Back in January, when we first began contemplating how we would program the Noho Design District — the just-completed four-day design extravaganza produced and curated by Sight Unseen and held in conjunction with New York’s ICFF — one thing was clear: Come hell or high water, we’d find a way to pull off an exhibition we’d been obsessing over for months, ever since the re-release last summer of the 1966 Bruno Munari classic Design As Art. Among the late Italian designer’s musings, photos, diagrams, and sketches, we were reminded of his childlike fascination with hanging mobiles — or as he calls them, useless machines. He writes: “My useless machines were made of cardboard painted in plain colors, and sometimes a glass bubble, while the whole thing was held together with the frailest of wooden rods and bits of thread. They had to be light, so as to turn with the slightest movement of the air, and the thread was just the thing to prevent them getting all twisted up … I thought that instead of painting triangles and other geometrical forms within the atmosphere of an oblong picture, it would perhaps be interesting to free these forms from the static nature of a picture and to hang them up in the air, attached to each other in such a way as to live with us in our own surroundings, sensitive to the atmosphere of real life, to the air we breathe … Whether or not Calder started from the same idea, the fact is that we were together in affirming that figurative art had passed from two or at the most three dimensions to acquire a fourth: that of time.”
Armed with Munari’s words — and having secured Noho fashion boutiques Oak and Rogan as venues in which to hang the results — we sent a brief to a dozen of our favorite talents in the worlds of design, fashion, and art, and waited for the projects to roll in. We never could have guessed the directions our designers would travel off in. Some, like conceptual artist Tobias Wong, chose to deconstruct the mobile completely. His chain of raw wooden beads hung in a single line from the ceiling, ending in a coiled pile on Oak’s concrete floor. “The movement of the piece comes from the random collection created on the floor rather than air or traditional kinetics on which conventional mobiles are reliant,” Wong explains. Others hewed closer to Munari’s original aesthetic; eco fashion designer Rogan Gregory reinvigorated the form with materials close to his heart: reclaimed Southern yellow pine, piano wire, and bronze. Each of the final entries, however, was an accurate reflection of its maker’s obsessions and inspirations.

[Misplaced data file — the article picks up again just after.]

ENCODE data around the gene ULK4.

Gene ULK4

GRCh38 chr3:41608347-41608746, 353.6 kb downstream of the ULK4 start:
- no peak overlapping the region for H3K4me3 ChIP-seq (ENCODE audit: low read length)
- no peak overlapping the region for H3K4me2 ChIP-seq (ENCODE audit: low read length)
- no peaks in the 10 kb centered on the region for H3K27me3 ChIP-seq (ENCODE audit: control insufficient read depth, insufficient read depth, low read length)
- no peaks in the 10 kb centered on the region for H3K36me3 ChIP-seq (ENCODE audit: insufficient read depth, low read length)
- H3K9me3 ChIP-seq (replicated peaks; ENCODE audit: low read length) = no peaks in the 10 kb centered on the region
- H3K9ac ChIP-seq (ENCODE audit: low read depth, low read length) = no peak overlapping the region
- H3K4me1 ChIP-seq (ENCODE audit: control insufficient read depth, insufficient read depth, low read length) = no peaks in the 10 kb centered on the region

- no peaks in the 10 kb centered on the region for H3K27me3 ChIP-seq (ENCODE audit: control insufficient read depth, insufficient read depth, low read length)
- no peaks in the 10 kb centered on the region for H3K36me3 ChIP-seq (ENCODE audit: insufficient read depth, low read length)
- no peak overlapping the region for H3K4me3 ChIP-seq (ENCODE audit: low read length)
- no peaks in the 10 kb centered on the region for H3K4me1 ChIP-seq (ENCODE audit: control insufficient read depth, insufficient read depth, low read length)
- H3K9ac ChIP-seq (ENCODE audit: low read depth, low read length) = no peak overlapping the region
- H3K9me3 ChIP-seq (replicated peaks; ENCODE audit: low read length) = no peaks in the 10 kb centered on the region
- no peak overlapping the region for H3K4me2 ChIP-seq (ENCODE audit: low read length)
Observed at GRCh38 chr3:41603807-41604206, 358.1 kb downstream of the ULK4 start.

When Emily Hermans started her own clothing line in 2004, she did something kind of genius: She found a local knitwear factory in Eindhoven that would let her produce her own textile designs on its knitting machines, and then slowly convinced its owner to take her on as a partner. He would get equity in her line — MLY — and she could crank out prints to her heart’s content without paying a premium. There was only one catch.
Since graduating from London’s Royal College of Art in 2006 with a master’s degree in womenswear, Eudon Choi has had his graduate collection picked up by the fanatically worshipped Dover Street Market, been a senior designer for Savannah and Sienna Miller's label Twenty8Twelve, and been called a “fabulous individual” by our favorite throwback men’s fashion mag Fantastic Man. All of which makes his decision to move to London in 2003 — after having already completed a master’s in menswear at Yonsei University in his hometown of Seoul — seem like a pretty good move. “London, and womenswear in particular, just felt like a place where I could be more experimental,” says Choi.
This story was originally published on November 3, 2009. A year and a half later, Dror Benshetrit unveiled at the New Museum a simple, scalable structural joint system called QuaDror, which just may turn out to be his magnum opus. It takes obvious inspiration from the kinds of toys he shared with Sight Unseen here. // Some furniture expands if you’re having extra dinner guests, or folds if you’re schlepping it to a picnic. But most of it just sits there, content to be rather than do. This drives New York–based designer Dror Benshetrit crazy. “Static freaks me out,” he’s said, and so the Design Academy Eindhoven graduate has spent the entirety of his young career making things that either capture a state of transformation (his progressively shattered series of vases for Rosenthal) or actually transform themselves (the Pick Chair and Folding Sofa that flatten using simple mechanics). When I first saw Dror’s latest project, a trivet for Alessi whose concentric metal arcs are magnetized so they can be reconfigured endlessly — and even, the designer enthusiasticaly suggests, worn as a necklace — I thought: If he can’t even let a trivet sit still then his fascination with movement must be more than a design philosophy, it’s probably coded in his DNA. I was right. Dror has been obsessed with kinetic toys since he was a child.